12Then I turned my thoughts to consider wisdom, and also madness and folly. What more can the king's successor do than what has already been done? 13I saw that wisdom is better than folly, just as light is better than darkness. 14The wise man has eyes in his head, while the fool walks in the darkness; but I came to realize that the same fate overtakes them both. 15Then I thought in my heart, "The fate of the fool will overtake me also. What then do I gain by being wise?" I said in my heart, "This too is meaningless." 16For the wise man, like the fool, will not be long remembered; in days to come both will be forgotten. Like the fool, the wise man too must die!
17So I hated life, because the work that is done under the sun was grievous to me. All of it is meaningless, a chasing after the wind.
Earlier, Solomon had "devoted [himself] to study and explore by wisdom all that is done under heaven" (Eccl. 1:13). He saw to it that he "increased in wisdom more than anyone who [had] ruled over Jerusalem before [him]" (1:16). But he discovered that "with much wisdom comes much sorrow; the more knowledge the more grief" (1:18). And so next, he tried to find fulfillment through pleasure, saying to his heart: "Come now, I will test you with pleasure to find out what is good" (2:1). But he discovered that "that also proved to be meaningless", saying: "Laughter... is foolish" (2:2). And so, having tested wisdom and folly separately, Solomon, in this section, compares the two: "Then I turned my thoughts to consider wisdom, and also madness and folly" (vs. 1). He has found each to be deficient, but is one better than the other?
In studying these things, Solomon has covered a wide range of activities, so he asks rhetorically: "What more can the king's successor do than what has already been done?" (vs. 12). He is, in effect, saying, "Look, I have tried all of these things, and learned from them. Why don't you learn from what I have learned, instead of repeating my mistakes?" None of us will ever have the same means and opportunity to test all of the things that Solomon tested. He was, at times, the wisest of the wise, as well as the most foolish of fools. The book of Ecclesiastes is Solomon's analysis of his life as he looked back on it. We would do well to learn from this analysis, rather than make the same mistakes he did. In any case, mercifully, very few of us have the time or means to stumble as Solomon did. "God mercifully spares His children the sad experiment[s] which Solomon made, by denying them the goods which they often desire."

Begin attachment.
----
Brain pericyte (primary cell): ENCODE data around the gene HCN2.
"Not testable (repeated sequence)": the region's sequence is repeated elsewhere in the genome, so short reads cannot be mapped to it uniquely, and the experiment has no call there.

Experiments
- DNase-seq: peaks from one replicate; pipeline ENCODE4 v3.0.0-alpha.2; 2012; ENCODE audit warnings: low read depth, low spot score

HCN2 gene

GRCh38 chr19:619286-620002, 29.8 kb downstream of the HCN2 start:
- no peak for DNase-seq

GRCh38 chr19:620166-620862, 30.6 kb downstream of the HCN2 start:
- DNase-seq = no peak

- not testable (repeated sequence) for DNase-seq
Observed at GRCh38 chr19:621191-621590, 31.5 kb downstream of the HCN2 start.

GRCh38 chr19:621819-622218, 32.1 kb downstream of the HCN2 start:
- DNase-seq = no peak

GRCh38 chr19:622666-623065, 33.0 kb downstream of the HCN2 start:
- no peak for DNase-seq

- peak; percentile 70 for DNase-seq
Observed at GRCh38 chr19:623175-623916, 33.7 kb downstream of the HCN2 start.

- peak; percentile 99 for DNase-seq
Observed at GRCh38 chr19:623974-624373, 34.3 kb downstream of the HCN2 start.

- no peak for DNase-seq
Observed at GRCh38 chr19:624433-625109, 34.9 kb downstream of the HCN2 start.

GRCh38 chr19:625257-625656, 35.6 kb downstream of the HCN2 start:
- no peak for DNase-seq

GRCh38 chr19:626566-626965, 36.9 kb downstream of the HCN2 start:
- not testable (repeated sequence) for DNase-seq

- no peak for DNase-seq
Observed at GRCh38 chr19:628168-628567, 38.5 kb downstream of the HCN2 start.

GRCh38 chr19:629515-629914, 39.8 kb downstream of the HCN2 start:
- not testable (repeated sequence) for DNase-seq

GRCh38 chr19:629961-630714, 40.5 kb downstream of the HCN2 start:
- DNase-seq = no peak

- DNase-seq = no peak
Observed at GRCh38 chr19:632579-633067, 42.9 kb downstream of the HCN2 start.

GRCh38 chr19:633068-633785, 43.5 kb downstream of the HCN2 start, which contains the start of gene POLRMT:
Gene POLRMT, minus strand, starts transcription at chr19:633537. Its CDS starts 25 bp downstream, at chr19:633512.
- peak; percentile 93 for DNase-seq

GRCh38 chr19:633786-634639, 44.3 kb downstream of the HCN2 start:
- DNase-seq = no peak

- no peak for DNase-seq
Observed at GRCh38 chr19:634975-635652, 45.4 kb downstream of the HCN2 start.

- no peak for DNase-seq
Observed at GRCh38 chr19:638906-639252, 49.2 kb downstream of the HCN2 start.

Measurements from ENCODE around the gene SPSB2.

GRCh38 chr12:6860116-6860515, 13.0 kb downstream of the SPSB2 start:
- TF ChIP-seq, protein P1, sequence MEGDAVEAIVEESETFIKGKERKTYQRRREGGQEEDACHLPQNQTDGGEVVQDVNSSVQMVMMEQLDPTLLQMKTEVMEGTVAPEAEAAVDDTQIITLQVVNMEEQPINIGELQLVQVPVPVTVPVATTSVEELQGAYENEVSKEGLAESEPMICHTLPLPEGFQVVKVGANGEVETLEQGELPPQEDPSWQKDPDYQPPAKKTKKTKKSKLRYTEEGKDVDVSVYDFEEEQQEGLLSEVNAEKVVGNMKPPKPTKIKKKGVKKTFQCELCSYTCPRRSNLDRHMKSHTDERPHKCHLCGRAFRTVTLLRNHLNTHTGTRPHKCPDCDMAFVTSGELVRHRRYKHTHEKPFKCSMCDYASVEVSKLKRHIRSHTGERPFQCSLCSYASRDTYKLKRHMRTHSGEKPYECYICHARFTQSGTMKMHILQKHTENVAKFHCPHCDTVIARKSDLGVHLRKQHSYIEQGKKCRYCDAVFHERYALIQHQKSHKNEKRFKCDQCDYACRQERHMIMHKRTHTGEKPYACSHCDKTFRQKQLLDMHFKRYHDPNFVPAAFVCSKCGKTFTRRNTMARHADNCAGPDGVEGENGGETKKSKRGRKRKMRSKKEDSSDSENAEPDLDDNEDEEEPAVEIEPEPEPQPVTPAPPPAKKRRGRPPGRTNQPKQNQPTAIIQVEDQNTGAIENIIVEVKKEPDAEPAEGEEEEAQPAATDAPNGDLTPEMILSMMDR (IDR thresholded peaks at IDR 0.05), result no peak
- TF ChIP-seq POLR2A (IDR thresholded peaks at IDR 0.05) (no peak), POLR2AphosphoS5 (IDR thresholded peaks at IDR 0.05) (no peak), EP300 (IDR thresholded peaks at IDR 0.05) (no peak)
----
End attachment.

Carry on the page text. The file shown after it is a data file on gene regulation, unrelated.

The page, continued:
Concerning wisdom versus folly, Solomon at first found an advantage in wisdom: "I saw that wisdom is better than folly, just as light is better than darkness. The wise man has eyes in his head, while the fool walks in the darkness" (vs. 13-14). To be wise is to live in an en"light"ened state. The wise man "has eyes in his head", in that he has the ability to see and understand the things of life, as well as to look ahead and predict what will happen in the future.
Ironically, this ability of Solomon, the wise man, led to his ability to also understand the ultimate futility of human wisdom: "...but I came to realize that the same fate overtakes them both. Then I thought in my heart, `The fate of the fool will overtake me also. What then do I gain by being wise?' I said in my heart, `This too is meaningless.' For the wise man, like the fool, will not be long remembered; in days to come both will be forgotten. Like the fool, the wise man too must die!" (vss. 14-16). When one takes death into account, everything changes. Death not only destroys life, but also destroys any advantage of wisdom over folly. Wisdom's profit is temporary.
Solomon came to this realization when he stopped thinking of death abstractly (as if it were someone else's problem), but realized that, yes, the specter of death was upon him too: "The fate of the fool will overtake me also." Death became, for Solomon, a much more critical consideration in his argument when he faced the fact that death would also overtake him. And indeed, all philosophers must address the problem of death. The meaning of life is tightly entertwined with the meaning of death. If it is determined that our actions in life affect our fate after death, only a fool would choose to ignore the eternal consequences of his actions.
Solomon responded to the reality that death overtakes the wise man as well as the fool: "So I hated life" (vs. 17). But wait, Mr. Philosopher, you are supposed to guide us to meaning in life, guide us to fulfillment in life, but now you say you "hate life"! A philosopher may consider himself a failure if the result of his life work is that life is meaningless and that death destroys all. If this is his conclusion, then he has not solved life's most difficult problem: the problem of death. The root of Solomon's hatred of life at this point was the fact that he could not, by human wisdom alone, solve the problem of death.
Paul tells us as much: "For since in the wisdom of God, the world through its wisdom did not know Him, God was pleased through the foolishness of what was preached to save those who believe" (I Cor. 1:21). In fact, Paul points out that human wisdom can actually be a barrier to conquering death: "If any one of you thinks he is wise by the standards of this age, he should become a `fool' so that he may become wise. For the wisdom of this world is foolishness in God's sight" (I Cor. 3:18-19). And conversely, "the message of the cross is foolishness to those who are perishing" (I Cor. 1:18). But though the gospel, and Christianity in general, are "foolishness" to the "wise" of the world, the Christian philosophy is a resounding success by the objective standards of the science of philosophy, because it explains adequately and accurately all the thorny problems of life. It gives answers to our existence, gives purpose for our lives, and most importantly, in this context, solves the problem of death, by providing us, sinful man, a way to be reconciled to our Maker. Jesus stated: "I am the resurrection and the life. He who believes in me will live, even though he dies; and whoever lives and believes in me will never die" (John 11:25). Through belief in Jesus Christ, God has provided a way for the wise in Christ to differ from the fool in death. Solomon concluded, "Like the fool, the wise man too must die!" (vs. 16), but Solomon didn't have the whole picture. The wise in Christ do not have to die the second death (see Rev. 20:6). The fate of the wise in Christ is eternal life in the presence of our God and Father, and His son Jesus Christ. May the Lord be praised!